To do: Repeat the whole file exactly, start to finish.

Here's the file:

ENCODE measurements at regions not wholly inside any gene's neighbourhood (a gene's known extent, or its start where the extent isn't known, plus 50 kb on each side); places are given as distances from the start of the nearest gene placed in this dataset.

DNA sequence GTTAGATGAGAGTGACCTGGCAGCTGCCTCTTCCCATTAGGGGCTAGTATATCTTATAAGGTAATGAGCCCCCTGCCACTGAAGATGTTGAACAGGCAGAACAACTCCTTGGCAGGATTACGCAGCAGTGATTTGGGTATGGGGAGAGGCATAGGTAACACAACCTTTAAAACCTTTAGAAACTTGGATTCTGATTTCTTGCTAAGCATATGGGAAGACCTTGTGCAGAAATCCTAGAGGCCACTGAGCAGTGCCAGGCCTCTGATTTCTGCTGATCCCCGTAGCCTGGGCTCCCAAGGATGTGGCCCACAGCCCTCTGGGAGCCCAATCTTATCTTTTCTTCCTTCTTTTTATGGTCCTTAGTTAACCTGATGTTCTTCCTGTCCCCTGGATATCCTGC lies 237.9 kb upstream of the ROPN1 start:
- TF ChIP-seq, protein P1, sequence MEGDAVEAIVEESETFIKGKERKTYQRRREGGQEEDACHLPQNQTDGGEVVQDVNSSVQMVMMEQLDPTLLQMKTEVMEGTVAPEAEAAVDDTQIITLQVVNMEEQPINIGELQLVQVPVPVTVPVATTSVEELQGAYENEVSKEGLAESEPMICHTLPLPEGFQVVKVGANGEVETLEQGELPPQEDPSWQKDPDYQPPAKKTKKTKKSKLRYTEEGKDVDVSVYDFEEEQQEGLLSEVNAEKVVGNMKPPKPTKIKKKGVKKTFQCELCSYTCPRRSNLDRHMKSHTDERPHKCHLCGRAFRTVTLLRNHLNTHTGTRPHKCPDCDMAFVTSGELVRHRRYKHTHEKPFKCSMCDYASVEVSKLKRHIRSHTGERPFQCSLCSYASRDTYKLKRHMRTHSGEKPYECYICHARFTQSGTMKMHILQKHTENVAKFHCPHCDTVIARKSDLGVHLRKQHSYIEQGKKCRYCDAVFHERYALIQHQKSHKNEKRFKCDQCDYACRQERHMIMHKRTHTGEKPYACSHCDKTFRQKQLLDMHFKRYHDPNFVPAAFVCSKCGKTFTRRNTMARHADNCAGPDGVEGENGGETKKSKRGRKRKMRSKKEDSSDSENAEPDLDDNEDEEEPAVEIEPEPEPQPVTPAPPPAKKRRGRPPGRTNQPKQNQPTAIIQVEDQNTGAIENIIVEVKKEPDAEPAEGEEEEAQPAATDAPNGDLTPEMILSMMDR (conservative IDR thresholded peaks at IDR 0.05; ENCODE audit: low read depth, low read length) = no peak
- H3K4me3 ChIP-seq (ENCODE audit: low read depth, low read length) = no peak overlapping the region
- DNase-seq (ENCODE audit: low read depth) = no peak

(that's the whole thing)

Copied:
ENCODE measurements at regions not wholly inside any gene's neighbourhood (a gene's known extent, or its start where the extent isn't known, plus 50 kb on each side); places are given as distances from the start of the nearest gene placed in this dataset.

DNA sequence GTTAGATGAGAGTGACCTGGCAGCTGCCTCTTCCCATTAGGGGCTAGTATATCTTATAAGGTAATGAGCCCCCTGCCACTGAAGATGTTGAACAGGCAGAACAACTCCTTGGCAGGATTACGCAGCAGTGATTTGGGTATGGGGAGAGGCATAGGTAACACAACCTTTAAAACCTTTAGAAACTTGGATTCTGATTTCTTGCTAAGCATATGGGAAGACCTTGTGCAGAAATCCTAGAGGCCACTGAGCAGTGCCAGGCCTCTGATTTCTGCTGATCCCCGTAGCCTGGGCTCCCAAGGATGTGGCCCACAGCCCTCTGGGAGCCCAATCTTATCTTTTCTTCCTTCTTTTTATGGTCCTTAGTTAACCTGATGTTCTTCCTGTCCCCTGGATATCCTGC lies 237.9 kb upstream of the ROPN1 start:
- TF ChIP-seq, protein P1, sequence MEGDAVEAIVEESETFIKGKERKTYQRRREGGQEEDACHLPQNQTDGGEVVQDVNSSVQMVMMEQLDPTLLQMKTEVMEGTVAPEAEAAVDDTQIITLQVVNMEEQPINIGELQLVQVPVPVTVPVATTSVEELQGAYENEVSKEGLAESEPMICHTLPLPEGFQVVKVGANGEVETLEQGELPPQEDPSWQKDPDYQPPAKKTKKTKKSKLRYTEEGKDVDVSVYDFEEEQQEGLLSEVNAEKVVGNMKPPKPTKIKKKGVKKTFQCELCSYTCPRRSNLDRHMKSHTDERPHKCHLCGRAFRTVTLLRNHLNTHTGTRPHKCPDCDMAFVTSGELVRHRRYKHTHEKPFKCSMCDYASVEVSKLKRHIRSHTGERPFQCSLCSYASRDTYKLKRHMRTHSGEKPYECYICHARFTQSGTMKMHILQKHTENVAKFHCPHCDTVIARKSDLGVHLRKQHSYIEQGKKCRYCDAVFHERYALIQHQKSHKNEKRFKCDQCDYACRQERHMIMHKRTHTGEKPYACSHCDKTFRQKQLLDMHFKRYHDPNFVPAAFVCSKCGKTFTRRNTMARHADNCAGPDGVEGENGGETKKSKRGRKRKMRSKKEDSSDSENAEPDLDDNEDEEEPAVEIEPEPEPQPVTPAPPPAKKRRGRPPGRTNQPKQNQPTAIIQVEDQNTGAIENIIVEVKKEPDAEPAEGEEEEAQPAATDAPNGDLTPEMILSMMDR (conservative IDR thresholded peaks at IDR 0.05; ENCODE audit: low read depth, low read length) = no peak
- H3K4me3 ChIP-seq (ENCODE audit: low read depth, low read length) = no peak overlapping the region
- DNase-seq (ENCODE audit: low read depth) = no peak